How to Get Rid of Fleas

Find the best method to control fleas in your home, yard, or on your pet

How to Get Rid of Fleas

Fleas can cause many problems. In addition to irritating bites, fleas can carry and transmit bacteria that cause disease. This guide will tell you which treatment methods are the most effective in eliminating fleas from your home.

Safety: Check manufacturer’s instructions to ensure that a particular treatment is safe for your pet, and do not treat newborn puppies, kittens or pregnant animals.

Pet Treatment

The first step in getting rid of fleas is to treat infested pets. This helps you begin to get the problem under control while providing relief for your dog or cat.

When you first notice fleas on your pet, you have a number of different treatment options.

  • Use a fine-toothed metal flea comb to remove adult fleas from your pet and flick them into soapy water where they will drown.
  • Bathing pets in special flea baths and shampoos may not make them especially happy, but it will remove both eggs and live fleas.
  • Spot treatments are applied between your pet’s shoulders and protect them from getting new fleas for a month or more, depending on the strength of the product and the size of your pet.
  • Flea collars help deter new fleas as well, though you’ll want to use other treatments concurrently for maximum effectiveness.
  • Systemic treatments are oral medications that are usually taken monthly and prevent flea eggs that have been laid on your pet from hatching.

Home Treatment

Treating your pet will go a long way toward solving your flea problem, but you must treat your home to prevent your pet from attracting more pests.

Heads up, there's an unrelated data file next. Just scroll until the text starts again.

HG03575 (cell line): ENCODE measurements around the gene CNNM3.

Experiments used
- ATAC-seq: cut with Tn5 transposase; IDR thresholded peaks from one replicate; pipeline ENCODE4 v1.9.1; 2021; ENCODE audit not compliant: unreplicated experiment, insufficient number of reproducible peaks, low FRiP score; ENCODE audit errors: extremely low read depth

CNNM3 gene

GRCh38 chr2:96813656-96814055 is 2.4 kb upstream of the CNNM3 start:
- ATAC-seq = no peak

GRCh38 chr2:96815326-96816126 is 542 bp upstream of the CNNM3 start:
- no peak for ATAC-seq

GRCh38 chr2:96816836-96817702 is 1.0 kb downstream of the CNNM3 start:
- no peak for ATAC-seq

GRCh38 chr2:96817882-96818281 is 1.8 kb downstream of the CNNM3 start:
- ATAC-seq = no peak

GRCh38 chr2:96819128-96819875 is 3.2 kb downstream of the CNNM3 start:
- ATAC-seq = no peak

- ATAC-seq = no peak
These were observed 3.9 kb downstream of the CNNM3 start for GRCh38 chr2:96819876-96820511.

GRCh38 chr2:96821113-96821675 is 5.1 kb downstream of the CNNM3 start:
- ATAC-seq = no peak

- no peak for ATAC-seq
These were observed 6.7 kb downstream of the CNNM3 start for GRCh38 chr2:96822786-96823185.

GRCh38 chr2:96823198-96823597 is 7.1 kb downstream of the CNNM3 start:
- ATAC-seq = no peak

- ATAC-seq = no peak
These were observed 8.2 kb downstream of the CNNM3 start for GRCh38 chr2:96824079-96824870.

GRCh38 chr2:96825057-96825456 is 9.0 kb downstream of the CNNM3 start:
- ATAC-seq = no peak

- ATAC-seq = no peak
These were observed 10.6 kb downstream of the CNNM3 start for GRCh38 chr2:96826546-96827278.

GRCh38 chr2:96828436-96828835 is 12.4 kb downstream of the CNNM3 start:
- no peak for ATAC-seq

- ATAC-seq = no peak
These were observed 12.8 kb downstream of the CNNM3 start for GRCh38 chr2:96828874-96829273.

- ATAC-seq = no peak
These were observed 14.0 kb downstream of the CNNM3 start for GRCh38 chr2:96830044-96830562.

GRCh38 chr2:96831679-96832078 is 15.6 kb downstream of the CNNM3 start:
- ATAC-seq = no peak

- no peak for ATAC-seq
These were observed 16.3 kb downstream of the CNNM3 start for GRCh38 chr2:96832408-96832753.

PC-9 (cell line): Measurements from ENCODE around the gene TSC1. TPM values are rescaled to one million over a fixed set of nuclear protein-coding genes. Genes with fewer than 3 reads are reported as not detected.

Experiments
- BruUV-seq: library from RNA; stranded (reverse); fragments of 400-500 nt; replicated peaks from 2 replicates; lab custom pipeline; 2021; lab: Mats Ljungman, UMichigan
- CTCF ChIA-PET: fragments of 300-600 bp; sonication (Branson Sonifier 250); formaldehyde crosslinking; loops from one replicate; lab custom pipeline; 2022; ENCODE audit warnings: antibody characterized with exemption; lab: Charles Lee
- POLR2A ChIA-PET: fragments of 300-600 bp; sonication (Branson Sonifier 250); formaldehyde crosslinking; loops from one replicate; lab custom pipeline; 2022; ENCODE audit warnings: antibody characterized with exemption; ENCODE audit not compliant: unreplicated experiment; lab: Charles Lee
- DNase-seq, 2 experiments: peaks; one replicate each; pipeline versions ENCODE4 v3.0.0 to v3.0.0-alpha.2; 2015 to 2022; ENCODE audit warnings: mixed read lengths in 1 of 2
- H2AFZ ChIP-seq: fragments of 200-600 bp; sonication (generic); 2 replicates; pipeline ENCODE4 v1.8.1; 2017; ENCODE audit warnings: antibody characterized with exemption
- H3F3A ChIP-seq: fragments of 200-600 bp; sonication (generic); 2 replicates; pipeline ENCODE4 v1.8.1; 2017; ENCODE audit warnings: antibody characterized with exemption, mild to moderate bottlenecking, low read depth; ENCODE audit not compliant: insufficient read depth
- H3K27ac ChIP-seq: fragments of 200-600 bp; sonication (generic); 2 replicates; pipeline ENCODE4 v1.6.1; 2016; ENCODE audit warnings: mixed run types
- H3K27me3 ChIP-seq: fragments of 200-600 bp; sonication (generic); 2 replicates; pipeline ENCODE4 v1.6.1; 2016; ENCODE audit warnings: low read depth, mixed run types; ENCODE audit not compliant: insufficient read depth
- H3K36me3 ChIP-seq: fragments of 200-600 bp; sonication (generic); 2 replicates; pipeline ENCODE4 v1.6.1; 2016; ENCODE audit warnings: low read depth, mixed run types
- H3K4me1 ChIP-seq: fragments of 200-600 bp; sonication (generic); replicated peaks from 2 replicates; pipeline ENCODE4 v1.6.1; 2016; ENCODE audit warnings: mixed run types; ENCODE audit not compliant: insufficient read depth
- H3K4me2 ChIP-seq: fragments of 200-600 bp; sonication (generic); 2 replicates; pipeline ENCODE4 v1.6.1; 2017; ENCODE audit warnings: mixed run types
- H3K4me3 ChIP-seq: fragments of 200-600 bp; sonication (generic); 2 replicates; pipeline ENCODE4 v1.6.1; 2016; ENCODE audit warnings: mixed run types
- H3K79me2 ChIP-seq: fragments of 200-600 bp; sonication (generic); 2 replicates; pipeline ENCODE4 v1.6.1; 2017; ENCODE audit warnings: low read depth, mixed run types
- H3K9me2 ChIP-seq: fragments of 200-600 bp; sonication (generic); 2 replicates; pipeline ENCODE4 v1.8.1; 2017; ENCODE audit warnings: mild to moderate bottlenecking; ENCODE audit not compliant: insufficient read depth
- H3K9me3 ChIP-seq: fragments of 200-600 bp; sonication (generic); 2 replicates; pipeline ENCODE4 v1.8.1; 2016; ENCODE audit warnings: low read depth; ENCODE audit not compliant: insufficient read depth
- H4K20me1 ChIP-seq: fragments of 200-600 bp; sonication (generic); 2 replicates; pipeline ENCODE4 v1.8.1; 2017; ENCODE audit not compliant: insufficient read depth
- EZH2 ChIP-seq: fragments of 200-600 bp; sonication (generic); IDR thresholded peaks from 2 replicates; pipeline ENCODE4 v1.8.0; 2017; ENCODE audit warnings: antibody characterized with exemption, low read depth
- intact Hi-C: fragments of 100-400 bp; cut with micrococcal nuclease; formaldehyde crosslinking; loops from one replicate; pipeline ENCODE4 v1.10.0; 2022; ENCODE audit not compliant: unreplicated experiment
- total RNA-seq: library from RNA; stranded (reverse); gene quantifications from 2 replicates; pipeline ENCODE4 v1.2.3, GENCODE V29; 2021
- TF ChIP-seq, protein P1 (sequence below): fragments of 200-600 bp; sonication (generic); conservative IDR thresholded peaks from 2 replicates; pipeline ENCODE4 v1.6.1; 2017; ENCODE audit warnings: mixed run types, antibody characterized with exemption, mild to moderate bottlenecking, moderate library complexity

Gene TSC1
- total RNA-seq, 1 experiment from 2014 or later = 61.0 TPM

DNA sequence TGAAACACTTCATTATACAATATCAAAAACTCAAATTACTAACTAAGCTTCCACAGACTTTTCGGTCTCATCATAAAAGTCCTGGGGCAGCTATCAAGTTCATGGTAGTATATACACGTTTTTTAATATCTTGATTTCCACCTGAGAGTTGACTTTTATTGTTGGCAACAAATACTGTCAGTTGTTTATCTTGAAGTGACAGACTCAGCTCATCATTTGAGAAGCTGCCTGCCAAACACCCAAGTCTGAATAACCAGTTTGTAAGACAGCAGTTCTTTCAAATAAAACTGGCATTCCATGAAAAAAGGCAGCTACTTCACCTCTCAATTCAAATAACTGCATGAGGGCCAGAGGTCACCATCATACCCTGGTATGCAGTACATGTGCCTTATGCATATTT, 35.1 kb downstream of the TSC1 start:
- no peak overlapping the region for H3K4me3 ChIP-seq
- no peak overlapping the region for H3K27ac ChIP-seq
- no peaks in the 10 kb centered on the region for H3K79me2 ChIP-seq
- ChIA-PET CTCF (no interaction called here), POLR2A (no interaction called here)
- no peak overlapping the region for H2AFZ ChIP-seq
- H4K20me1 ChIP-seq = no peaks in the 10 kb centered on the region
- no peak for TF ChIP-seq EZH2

• Thoroughly vacuum areas where your pets spend most of their time, particularly where they sleep.
  • Fleas can escape from vacuum bags, so seal them in a plastic bag and dispose of them immediately after vacuuming.
  • Be sure to treat baseboards, windows, doorframes and other areas fleas may try to hide.
  • Once fleas have been removed, continue to vacuum consistently to reduce the chances of another buildup.
  • Foggers, powders and sprays can be used to kill fleas and inhibit growth while you wash your pets’ bedding, throw rugs and pillows to destroy fleas and eggs.

Yard Treatment

Failing to treat a large flea population in your yard can undo all of the hard work you’ve done inside your house and with your pet.

  • Remove dead plants and other debris where fleas can hide and breed.
  • Use sprays to treat areas where your pet rests frequently, such as patios, along foundations and under porches.
  • You may need to reapply sprays after rainstorms.
  • Regular watering and lawn maintenance combined with a healthy dose of sunshine should prove effective in controlling fleas in your yard.
  • Make sure to treat damp areas that are protected from sunlight, such as crawl spaces.

Life Cycle of Fleas

Different treatments work better during different stages of a flea’s life cycle. Use a combination of treatments for best results.

Consult the chart to learn which treatments should be used, and when.

Stage Description Effective Treatments


  • Smooth and white
  • Laid in pet’s sleeping areas
  • Hatch every few days
  • Systemic treatments (oral)
  • IDI sprays
  • Vacuuming
  • Flea collars


  • Blind, limbless worms
  • Very mobile
  • Feed on debris left in nest
  • Foggers
  • Vacuuming
  • IGR sprays


  • White, oval cocoon
  • Can last for long periods of time
  • Host’s appearance stimulates hatching
  • Foggers
  • Vacuuming


  • Wingless
  • Flat and brown
  • Can jump long distances
  • Pierce host’s skin to feed on blood
  • Flea combs
  • Shampoos and dips
  • Sprays and foggers
  • Flea collars
  • Vacuuming

Flea Treatment Options

There are three primary treatment options to help get rid of fleas: insect growth regulators, organic treatments and multipurpose products.

Insect Growth Regulators (IGR): These chemicals prevent larvae from developing. Safer than traditional insecticides, they help ensure your pet won’t become ill from pest treatments. Common types include methoprene and pyriproxyfen.

Organic treatment: Adding vinegar to your pet’s water and garlic to its food may deter fleas from biting. Spraying your pet with a diluted, flower-scented shampoo may also prove effective in preventing fleas.

Multipurpose products: Fleas aren’t the only pesky parasites that attack dogs and cats. Look for flea collars that prevent ticks and other pests in addition to fleas as well as oral medications that prevent worms.